NASA ICE/Flickr

A massive lake underneath Antarctic ice could be home to hidden life forms

Down into the depths.

PETER DOCKRILL
26 APR 2016
 

Earlier in the year, we told you how a team of UK scientists had found evidence of the world's largest canyon network hidden under the Antarctic ice, and now they're on the brink of discovering what lies beneath the world's least explored continent.

Presenting their latest findings at the European Geosciences Union in Vienna, Austria last week, Martin Siegert of Imperial College London says scientists from China and the US have recently flown over the Antarctic region and gathered more radar data on the under-ice landscape. This new data should give us a clearer picture of the massive canyon system the team suspects is lying just under the ice sheet.

 

"We're meeting in May to look at the data," Siegert told Andy Coghlan at New Scientist. "It will be a very good test of our hypothesis about the lake and channels."

Perhaps the most exciting thing about the research – if everything pans out with the new radar data – is the opportunity to study life forms that could be in existence in the subglacial canyons and lake. Such organisms, if they exist, could have potentially been undisturbed for millennia in their very own fortress (okay, pool) of solitude.

The lake attached to the canyon system is thought to measure approximately 140 by 20 kilometres (87 x 12 miles) - very sizeable, but not quite comparable to Lake Vostok, the largest of Antarctica's subglacial lakes, measuring a gargantuan 250 by 50 kilometres (160 x 30 miles).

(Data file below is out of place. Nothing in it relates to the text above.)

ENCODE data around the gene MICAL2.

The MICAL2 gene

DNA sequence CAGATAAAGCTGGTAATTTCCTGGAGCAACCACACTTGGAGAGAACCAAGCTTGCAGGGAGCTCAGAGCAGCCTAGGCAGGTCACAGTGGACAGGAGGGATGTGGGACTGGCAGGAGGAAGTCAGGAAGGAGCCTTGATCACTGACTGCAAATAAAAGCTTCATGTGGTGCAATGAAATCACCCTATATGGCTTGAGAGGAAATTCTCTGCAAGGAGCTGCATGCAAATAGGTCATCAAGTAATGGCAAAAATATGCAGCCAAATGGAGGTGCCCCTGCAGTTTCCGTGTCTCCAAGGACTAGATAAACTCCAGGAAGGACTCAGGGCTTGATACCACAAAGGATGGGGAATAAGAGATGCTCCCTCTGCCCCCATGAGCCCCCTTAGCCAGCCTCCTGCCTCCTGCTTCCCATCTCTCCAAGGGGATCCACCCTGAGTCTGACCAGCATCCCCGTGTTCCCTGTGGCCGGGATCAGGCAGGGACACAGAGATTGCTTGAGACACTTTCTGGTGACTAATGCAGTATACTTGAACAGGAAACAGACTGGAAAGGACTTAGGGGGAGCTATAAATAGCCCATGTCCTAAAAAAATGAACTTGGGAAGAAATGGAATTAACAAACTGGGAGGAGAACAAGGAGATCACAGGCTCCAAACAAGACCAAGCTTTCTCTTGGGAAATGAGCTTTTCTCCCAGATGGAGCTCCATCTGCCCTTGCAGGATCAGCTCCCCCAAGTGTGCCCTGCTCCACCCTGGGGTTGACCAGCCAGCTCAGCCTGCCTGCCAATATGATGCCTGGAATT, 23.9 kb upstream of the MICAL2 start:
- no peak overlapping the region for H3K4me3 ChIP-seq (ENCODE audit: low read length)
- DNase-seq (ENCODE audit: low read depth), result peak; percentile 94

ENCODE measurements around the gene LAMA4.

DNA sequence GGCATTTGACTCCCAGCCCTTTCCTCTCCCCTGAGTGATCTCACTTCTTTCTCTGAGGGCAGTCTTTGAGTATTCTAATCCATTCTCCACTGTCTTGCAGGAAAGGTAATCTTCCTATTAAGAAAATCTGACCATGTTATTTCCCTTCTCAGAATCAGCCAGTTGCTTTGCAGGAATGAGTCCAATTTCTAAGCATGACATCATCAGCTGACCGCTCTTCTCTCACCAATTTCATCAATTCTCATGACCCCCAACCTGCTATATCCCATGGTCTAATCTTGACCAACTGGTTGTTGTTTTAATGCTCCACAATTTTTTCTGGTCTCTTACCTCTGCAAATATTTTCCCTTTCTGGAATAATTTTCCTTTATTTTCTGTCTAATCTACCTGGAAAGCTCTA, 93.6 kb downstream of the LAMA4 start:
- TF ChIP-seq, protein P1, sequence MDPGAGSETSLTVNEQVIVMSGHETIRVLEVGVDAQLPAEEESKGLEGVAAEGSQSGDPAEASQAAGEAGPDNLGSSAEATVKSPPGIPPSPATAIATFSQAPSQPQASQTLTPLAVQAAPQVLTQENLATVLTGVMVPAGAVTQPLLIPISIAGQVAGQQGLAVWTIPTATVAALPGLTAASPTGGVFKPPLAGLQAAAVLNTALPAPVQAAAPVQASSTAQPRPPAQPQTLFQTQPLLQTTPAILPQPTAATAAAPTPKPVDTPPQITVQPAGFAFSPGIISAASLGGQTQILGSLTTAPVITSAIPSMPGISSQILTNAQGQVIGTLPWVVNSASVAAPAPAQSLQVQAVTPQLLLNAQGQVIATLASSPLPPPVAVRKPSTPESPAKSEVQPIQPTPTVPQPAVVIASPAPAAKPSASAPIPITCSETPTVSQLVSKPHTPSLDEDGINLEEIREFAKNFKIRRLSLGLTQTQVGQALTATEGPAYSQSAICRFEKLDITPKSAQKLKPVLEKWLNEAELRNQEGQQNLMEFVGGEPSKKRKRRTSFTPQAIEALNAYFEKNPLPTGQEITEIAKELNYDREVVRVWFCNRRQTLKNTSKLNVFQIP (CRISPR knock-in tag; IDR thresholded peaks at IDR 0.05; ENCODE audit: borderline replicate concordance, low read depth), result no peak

But the location of the new find, along the eastern coast of Antarctica in Princess Elizabeth Land, could make it a much more practical and accessible discovery for the purposes of scientific exploration.

The subglacial lake is just 100 kilometres from the nearest research station, which, according to Siegert, would make it much easier for the purposes of biological analyses.

"It's the last un-researched part of Antarctica, so it's very exciting news, but it's still tentative pending full confirmation," UK glaciologist Bryn Hubbard from the University of Aberystwyth, who wasn't involved in the research, told New Scientist.

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